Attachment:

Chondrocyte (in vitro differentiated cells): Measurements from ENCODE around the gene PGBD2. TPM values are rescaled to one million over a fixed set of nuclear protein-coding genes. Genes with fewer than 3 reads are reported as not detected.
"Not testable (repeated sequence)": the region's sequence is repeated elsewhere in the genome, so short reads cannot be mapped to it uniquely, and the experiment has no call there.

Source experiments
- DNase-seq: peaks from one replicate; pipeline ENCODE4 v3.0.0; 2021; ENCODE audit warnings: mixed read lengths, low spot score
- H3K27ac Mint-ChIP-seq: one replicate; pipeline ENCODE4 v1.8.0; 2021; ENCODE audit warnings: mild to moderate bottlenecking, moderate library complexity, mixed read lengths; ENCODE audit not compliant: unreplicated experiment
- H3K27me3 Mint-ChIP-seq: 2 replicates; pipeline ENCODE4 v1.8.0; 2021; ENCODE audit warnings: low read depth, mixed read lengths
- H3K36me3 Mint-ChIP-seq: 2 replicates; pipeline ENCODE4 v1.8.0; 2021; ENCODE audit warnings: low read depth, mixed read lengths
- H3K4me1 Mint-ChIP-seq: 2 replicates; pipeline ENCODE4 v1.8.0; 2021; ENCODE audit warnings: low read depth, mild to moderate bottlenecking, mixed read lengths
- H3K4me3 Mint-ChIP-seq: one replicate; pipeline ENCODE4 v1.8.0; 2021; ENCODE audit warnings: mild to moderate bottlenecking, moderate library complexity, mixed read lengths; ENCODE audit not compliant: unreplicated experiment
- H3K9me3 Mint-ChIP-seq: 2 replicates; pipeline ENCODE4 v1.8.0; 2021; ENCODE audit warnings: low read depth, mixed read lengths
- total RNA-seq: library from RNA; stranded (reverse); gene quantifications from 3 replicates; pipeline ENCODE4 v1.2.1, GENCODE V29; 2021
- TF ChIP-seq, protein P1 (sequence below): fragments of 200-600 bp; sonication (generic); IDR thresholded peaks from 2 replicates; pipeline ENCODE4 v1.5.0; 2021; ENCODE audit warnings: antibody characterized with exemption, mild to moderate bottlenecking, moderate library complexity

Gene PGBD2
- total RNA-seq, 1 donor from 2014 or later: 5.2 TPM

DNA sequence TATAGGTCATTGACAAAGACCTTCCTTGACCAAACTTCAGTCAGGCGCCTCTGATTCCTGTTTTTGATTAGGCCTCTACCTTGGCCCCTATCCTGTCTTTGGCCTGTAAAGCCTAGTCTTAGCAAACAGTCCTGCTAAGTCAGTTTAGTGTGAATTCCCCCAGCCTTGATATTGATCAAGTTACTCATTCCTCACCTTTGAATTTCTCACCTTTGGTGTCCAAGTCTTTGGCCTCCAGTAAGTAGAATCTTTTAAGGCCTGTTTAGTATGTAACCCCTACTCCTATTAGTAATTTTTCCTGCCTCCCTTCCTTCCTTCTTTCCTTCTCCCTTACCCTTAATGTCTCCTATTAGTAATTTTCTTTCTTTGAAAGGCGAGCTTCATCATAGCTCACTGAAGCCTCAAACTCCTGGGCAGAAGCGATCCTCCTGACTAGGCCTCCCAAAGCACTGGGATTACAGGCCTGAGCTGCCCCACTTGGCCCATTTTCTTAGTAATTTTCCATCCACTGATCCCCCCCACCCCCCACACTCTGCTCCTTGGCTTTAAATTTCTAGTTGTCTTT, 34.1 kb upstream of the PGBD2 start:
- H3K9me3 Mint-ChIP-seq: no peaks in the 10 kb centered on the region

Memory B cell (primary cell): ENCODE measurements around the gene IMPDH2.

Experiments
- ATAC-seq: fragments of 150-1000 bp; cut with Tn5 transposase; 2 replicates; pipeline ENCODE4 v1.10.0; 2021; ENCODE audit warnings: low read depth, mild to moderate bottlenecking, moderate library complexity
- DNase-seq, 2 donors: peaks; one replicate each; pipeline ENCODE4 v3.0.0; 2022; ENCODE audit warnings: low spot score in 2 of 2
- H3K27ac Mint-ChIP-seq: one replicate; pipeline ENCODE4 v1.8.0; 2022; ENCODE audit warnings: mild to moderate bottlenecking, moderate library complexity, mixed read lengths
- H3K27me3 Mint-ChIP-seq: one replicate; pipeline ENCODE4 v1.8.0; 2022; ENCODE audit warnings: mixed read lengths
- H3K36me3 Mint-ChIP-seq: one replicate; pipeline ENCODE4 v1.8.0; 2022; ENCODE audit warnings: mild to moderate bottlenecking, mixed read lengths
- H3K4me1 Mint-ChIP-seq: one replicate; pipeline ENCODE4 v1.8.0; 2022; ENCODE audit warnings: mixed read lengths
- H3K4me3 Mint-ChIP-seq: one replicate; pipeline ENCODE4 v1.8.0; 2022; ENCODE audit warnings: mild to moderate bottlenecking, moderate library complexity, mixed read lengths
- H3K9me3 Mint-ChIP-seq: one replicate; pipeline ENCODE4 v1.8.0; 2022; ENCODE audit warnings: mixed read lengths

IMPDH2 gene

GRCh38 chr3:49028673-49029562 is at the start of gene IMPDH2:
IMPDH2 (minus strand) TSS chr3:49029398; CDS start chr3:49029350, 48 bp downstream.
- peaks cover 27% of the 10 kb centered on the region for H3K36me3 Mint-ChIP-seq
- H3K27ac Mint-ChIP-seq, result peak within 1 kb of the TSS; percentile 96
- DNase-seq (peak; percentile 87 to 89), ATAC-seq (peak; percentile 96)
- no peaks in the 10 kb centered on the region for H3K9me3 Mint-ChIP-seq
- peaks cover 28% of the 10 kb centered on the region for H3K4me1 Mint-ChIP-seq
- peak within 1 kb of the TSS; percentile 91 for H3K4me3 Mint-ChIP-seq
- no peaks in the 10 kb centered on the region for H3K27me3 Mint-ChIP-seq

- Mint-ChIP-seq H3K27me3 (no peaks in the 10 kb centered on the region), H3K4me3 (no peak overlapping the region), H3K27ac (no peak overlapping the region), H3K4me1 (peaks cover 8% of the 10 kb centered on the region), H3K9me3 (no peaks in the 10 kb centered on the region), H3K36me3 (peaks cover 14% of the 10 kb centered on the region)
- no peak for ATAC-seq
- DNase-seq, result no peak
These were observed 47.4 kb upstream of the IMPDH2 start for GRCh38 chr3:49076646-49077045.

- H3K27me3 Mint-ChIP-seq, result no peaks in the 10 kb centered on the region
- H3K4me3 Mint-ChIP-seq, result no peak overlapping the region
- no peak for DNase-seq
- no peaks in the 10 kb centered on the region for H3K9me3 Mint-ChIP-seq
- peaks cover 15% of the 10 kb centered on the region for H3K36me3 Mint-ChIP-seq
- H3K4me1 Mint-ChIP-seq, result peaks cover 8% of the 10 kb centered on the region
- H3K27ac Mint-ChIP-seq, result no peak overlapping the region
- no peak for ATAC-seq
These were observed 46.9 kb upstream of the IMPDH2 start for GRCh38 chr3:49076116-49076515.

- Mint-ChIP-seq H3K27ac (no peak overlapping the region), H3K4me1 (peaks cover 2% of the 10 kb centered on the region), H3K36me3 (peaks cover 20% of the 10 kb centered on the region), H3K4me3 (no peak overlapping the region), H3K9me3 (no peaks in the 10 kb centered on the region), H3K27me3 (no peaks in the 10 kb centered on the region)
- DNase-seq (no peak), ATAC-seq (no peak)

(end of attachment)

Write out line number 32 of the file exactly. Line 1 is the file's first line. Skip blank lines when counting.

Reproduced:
- DNase-seq (peak; percentile 87 to 89), ATAC-seq (peak; percentile 96)